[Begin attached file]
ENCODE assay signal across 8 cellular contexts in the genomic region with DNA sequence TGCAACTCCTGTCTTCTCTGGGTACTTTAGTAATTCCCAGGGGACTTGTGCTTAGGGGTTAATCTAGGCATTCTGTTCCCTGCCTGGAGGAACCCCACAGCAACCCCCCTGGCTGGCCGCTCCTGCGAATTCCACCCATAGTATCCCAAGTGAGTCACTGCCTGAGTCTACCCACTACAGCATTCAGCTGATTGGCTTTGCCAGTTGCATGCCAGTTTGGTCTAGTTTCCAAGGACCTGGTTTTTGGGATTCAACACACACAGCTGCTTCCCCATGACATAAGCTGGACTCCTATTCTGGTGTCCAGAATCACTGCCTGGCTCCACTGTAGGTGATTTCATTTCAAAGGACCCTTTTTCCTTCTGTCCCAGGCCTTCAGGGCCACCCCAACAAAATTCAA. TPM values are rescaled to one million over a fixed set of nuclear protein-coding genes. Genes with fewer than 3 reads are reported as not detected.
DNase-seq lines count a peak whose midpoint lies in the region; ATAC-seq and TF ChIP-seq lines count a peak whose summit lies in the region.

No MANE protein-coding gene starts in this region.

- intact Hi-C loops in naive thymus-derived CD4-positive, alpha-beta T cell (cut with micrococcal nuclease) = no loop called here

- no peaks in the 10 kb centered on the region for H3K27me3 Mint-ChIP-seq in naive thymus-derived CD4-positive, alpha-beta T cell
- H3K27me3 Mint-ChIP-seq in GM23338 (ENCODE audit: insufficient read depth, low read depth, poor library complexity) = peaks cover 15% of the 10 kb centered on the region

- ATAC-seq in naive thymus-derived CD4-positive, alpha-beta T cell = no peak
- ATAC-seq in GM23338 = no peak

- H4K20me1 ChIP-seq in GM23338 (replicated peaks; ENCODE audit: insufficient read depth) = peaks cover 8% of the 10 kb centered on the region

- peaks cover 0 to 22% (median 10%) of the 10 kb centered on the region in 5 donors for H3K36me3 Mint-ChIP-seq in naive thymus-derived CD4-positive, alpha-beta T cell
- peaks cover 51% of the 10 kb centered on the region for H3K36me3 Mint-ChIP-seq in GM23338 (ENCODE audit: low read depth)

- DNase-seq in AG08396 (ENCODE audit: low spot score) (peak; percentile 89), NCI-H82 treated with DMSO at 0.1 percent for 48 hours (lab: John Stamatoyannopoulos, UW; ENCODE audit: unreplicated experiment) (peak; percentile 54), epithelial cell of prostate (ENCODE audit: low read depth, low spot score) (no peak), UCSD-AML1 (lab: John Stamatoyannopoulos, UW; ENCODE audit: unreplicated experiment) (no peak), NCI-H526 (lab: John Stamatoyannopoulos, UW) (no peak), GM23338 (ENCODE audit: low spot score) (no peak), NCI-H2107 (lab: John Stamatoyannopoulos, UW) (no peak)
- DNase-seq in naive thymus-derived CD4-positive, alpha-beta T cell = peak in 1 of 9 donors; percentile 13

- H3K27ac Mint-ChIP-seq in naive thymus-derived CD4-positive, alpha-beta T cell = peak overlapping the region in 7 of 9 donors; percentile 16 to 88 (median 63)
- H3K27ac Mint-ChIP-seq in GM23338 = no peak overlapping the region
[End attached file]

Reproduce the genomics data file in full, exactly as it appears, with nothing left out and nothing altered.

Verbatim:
ENCODE assay signal across 8 cellular contexts in the genomic region with DNA sequence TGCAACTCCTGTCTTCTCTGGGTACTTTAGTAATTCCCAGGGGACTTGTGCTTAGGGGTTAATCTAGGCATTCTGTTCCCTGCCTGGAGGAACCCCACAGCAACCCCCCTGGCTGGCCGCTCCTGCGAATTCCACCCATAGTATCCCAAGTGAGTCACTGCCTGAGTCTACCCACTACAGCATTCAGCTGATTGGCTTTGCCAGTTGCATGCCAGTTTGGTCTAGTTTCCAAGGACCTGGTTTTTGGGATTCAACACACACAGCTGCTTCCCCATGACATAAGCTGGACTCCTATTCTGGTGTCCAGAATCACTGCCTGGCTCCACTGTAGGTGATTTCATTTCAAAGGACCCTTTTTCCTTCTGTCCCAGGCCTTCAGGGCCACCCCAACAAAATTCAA. TPM values are rescaled to one million over a fixed set of nuclear protein-coding genes. Genes with fewer than 3 reads are reported as not detected.
DNase-seq lines count a peak whose midpoint lies in the region; ATAC-seq and TF ChIP-seq lines count a peak whose summit lies in the region.

No MANE protein-coding gene starts in this region.

- intact Hi-C loops in naive thymus-derived CD4-positive, alpha-beta T cell (cut with micrococcal nuclease) = no loop called here

- no peaks in the 10 kb centered on the region for H3K27me3 Mint-ChIP-seq in naive thymus-derived CD4-positive, alpha-beta T cell
- H3K27me3 Mint-ChIP-seq in GM23338 (ENCODE audit: insufficient read depth, low read depth, poor library complexity) = peaks cover 15% of the 10 kb centered on the region

- ATAC-seq in naive thymus-derived CD4-positive, alpha-beta T cell = no peak
- ATAC-seq in GM23338 = no peak

- H4K20me1 ChIP-seq in GM23338 (replicated peaks; ENCODE audit: insufficient read depth) = peaks cover 8% of the 10 kb centered on the region

- peaks cover 0 to 22% (median 10%) of the 10 kb centered on the region in 5 donors for H3K36me3 Mint-ChIP-seq in naive thymus-derived CD4-positive, alpha-beta T cell
- peaks cover 51% of the 10 kb centered on the region for H3K36me3 Mint-ChIP-seq in GM23338 (ENCODE audit: low read depth)

- DNase-seq in AG08396 (ENCODE audit: low spot score) (peak; percentile 89), NCI-H82 treated with DMSO at 0.1 percent for 48 hours (lab: John Stamatoyannopoulos, UW; ENCODE audit: unreplicated experiment) (peak; percentile 54), epithelial cell of prostate (ENCODE audit: low read depth, low spot score) (no peak), UCSD-AML1 (lab: John Stamatoyannopoulos, UW; ENCODE audit: unreplicated experiment) (no peak), NCI-H526 (lab: John Stamatoyannopoulos, UW) (no peak), GM23338 (ENCODE audit: low spot score) (no peak), NCI-H2107 (lab: John Stamatoyannopoulos, UW) (no peak)
- DNase-seq in naive thymus-derived CD4-positive, alpha-beta T cell = peak in 1 of 9 donors; percentile 13

- H3K27ac Mint-ChIP-seq in naive thymus-derived CD4-positive, alpha-beta T cell = peak overlapping the region in 7 of 9 donors; percentile 16 to 88 (median 63)
- H3K27ac Mint-ChIP-seq in GM23338 = no peak overlapping the region